7 Key Challenges in Medical Device Design and How to Solve Them

7 Key Challenges in Medical Device Design and How to Solve Them

3.2.2021 | Author: Jari Inget, Director, Connectivity Solutions, Bittium

The landscape of medical device development is shifting rapidly. The medical device sector has established itself as an integral part of the health care industry, as advanced medical device technologies have proven to deliver tangible benefits such as enabling vital sign monitoring, reduced patient recovery time, and new services. With opportunities for both the hospital and homecare sector, the medical device market's future looks very promising. It is expected to reach an estimated $432.6 billion by 2025[1]. Thanks to advancements in science and technology, medical device manufacturers today have more opportunities than ever. At the same time, there are also new challenges. Companies need to account for several factors from rising material costs to quality control issues, growing competition, and the need for an accelerated time-to-market and new compliance demands.

The new EU Medical Device Regulations (MDR) will come into full effect in May 2021[2]. According to the regulations, manufacturers of new devices must comply with strict requirements to get their products certified. While many media reports currently cover the rise of wireless devices, the MDR makes it necessary to take one step back and look at the more fundamental challenges concerning device materials, mechanical construction, safety demands, or life-cycle support.

Key Challenges

Suppose we use the example of a typical mobile patient monitoring device aimed at monitoring a patient's vital signs such as body temperature, blood pressure, ECG, oxygen saturation, or respiratory rate via sensors. In that case, these are the typical challenges to be considered: 

Thermal management

Medical devices are subject to strict safety standards and usability guidelines. One essential consideration is thermal management, in which the IEC60601-1 standard regulates the surface temperature for medical devices. For devices in contact with the patient's skin, this entails that the device's surface temperature must stay below a specific temperature, which depends on the exact device application. Thermal simulations are an integral part of the design process. For example, simulations can help identify "hotspots" and the device construction might need changing to distribute the heat more evenly or modify the material for individual components.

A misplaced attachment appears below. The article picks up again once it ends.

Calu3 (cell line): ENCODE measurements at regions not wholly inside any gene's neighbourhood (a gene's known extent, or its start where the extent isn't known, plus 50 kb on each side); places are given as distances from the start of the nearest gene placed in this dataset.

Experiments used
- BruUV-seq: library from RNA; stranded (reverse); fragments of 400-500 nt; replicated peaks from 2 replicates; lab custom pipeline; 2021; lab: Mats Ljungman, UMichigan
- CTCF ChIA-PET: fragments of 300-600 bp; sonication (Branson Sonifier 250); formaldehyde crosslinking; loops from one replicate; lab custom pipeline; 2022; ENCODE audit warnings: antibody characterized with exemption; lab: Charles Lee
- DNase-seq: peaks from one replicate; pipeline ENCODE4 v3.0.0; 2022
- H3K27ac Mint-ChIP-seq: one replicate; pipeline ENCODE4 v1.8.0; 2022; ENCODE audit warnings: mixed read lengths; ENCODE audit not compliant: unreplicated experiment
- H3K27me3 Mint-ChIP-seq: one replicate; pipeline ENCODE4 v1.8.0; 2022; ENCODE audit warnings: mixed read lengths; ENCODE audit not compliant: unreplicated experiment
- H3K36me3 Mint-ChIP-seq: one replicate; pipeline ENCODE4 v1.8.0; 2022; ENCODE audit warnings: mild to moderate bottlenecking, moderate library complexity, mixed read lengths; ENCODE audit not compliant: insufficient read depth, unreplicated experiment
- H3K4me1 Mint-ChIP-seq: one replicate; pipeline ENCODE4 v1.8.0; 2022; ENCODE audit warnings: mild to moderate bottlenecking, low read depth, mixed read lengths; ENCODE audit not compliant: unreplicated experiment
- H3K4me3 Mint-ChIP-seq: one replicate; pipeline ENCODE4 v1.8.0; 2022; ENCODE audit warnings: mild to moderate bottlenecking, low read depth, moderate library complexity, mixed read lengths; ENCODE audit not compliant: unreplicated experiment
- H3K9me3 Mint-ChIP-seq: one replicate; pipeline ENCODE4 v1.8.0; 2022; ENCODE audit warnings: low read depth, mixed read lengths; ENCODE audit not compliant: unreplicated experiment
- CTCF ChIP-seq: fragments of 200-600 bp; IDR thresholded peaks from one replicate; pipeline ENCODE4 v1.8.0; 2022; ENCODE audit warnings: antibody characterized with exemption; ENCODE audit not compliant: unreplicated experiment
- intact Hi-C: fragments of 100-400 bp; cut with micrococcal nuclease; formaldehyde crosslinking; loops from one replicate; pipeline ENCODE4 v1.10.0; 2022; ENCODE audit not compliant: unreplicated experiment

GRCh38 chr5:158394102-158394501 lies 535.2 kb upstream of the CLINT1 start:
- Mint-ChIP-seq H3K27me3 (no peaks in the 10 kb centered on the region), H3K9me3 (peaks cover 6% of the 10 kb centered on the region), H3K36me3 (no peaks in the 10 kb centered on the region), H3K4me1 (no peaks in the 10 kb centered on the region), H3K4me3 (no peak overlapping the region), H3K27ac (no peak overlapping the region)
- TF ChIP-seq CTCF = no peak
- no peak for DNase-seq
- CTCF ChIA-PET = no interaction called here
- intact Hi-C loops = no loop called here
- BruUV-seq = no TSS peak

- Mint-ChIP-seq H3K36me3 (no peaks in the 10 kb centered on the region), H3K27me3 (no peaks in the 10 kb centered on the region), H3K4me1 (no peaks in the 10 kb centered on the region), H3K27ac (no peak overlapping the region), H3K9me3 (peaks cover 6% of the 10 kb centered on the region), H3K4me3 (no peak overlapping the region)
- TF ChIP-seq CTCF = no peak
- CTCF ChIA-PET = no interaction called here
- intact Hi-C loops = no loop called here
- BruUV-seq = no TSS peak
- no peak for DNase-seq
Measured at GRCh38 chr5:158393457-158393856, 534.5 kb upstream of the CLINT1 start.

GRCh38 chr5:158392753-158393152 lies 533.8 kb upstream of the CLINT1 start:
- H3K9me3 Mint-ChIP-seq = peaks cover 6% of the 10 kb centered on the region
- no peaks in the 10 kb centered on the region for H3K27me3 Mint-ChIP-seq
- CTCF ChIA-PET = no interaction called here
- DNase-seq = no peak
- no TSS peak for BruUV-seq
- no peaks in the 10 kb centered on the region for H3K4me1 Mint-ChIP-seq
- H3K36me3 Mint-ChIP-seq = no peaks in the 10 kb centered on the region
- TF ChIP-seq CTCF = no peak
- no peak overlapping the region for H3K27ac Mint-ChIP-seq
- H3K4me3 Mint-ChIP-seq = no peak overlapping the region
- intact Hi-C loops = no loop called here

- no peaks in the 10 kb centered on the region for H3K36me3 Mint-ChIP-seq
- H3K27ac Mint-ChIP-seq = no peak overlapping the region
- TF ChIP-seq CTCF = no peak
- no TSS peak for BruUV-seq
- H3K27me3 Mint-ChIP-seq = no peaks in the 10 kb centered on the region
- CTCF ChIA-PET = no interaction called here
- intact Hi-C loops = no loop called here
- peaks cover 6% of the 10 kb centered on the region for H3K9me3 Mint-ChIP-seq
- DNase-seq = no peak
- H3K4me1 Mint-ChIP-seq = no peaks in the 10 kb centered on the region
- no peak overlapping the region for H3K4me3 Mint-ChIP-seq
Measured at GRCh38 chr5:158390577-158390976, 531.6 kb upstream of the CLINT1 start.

In today's battle for quick time-to-market to beat the competition, advanced simulation capabilities provide a considerable advantage as they can be done virtually without the need for early-stage prototypes. This way, it is possible to try different materials and construction set-ups within a short time frame to see how they affect the surface temperatures.

Material selection

Material selection is typically among the early steps when designing the device. Medical devices often require the use of non-allergenic materials, which are also very robust and have high endurance to sustain continuous cleaning or contact with chemicals. Also, the material might need to be RF transparent to transmit radio frequency (RF) signals. The easiest solution to making sure the material choice fulfills all compliance requirements is to use pre-certified materials for medical usage. Working with an R&D team with a comprehensive material database and simulation capabilities as described above, can streamline the material selection process considerably.

Mechanical endurance

The long service life required of many medical devices poses challenges for their mechanical endurance. Problems caused by poor mechanics quality (the design and/or manufacturing process), coupled with contact to chemicals in daily use, can lead to breakages or fractures on the device. A carefully considered design, competent manufacturers, and thorough testing can prevent such problems. In addition to the visually appealing design, quality assurance and assessment are essential.